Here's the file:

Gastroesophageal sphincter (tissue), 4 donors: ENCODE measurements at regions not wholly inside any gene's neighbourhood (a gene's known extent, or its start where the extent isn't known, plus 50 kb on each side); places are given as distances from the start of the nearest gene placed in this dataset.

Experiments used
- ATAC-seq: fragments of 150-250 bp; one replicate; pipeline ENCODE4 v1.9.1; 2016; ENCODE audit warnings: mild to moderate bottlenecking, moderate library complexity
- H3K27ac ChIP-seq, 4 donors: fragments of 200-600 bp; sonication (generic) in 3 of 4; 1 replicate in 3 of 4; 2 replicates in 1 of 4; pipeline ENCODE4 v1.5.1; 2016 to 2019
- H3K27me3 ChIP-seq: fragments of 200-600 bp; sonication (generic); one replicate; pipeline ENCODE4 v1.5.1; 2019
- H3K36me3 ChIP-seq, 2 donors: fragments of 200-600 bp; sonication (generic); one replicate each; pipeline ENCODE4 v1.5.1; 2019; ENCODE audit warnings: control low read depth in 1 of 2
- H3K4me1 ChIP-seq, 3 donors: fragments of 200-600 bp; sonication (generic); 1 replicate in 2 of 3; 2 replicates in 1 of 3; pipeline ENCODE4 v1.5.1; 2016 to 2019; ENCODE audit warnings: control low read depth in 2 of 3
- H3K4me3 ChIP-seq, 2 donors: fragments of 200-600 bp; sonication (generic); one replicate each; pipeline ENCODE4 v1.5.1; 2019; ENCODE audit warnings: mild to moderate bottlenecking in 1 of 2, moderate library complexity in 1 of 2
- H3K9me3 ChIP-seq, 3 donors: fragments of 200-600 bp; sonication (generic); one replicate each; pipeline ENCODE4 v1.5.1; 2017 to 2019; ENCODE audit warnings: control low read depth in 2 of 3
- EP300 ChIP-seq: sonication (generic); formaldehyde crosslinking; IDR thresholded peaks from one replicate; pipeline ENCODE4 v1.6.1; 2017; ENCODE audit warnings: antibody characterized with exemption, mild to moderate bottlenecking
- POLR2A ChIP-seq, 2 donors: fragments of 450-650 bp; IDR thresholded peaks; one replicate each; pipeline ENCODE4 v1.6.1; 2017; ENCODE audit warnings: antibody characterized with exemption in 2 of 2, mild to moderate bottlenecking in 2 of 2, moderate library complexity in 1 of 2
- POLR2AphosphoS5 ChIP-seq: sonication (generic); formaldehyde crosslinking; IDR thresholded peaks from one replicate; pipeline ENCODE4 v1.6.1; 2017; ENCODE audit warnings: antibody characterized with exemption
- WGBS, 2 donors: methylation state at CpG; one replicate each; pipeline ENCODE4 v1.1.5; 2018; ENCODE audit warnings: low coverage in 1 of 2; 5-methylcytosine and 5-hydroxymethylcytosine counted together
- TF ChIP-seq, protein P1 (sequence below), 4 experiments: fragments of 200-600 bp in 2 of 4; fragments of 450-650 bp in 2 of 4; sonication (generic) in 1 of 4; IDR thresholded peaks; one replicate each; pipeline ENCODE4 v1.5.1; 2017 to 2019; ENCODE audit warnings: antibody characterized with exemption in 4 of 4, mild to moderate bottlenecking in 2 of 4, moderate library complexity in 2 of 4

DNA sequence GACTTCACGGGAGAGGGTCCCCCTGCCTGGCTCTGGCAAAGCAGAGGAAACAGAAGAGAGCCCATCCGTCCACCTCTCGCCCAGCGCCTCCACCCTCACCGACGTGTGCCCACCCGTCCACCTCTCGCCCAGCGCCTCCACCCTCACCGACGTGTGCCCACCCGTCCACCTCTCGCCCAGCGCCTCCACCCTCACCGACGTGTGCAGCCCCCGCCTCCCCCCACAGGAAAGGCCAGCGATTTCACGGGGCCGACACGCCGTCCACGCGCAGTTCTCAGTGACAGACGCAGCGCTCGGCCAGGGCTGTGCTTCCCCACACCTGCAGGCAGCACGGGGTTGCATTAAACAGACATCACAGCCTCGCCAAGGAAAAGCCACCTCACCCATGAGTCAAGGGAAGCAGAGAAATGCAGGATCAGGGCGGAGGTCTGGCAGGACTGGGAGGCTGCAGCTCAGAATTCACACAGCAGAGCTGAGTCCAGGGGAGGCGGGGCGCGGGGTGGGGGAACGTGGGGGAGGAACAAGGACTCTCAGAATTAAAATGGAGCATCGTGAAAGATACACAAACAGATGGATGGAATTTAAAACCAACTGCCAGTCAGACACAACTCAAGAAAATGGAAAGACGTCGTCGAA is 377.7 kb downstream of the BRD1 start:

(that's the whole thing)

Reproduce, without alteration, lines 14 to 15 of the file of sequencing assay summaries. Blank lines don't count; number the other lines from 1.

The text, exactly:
- TF ChIP-seq, protein P1 (sequence below), 4 experiments: fragments of 200-600 bp in 2 of 4; fragments of 450-650 bp in 2 of 4; sonication (generic) in 1 of 4; IDR thresholded peaks; one replicate each; pipeline ENCODE4 v1.5.1; 2017 to 2019; ENCODE audit warnings: antibody characterized with exemption in 4 of 4, mild to moderate bottlenecking in 2 of 4, moderate library complexity in 2 of 4

DNA sequence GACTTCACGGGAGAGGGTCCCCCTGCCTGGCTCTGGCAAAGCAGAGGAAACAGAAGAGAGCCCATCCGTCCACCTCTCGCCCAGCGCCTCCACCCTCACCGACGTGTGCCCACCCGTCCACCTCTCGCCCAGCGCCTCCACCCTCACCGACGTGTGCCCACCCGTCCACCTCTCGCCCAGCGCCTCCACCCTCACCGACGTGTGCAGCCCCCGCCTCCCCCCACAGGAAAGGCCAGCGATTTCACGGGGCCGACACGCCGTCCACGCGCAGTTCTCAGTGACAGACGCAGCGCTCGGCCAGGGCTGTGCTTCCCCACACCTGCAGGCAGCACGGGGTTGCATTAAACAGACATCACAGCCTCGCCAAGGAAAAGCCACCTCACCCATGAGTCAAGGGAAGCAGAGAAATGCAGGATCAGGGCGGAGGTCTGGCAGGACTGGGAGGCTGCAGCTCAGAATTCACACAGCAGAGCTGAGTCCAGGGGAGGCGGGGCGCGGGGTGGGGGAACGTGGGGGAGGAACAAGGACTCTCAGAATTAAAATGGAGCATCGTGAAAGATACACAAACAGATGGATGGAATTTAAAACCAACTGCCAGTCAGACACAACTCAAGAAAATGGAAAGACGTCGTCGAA is 377.7 kb downstream of the BRD1 start: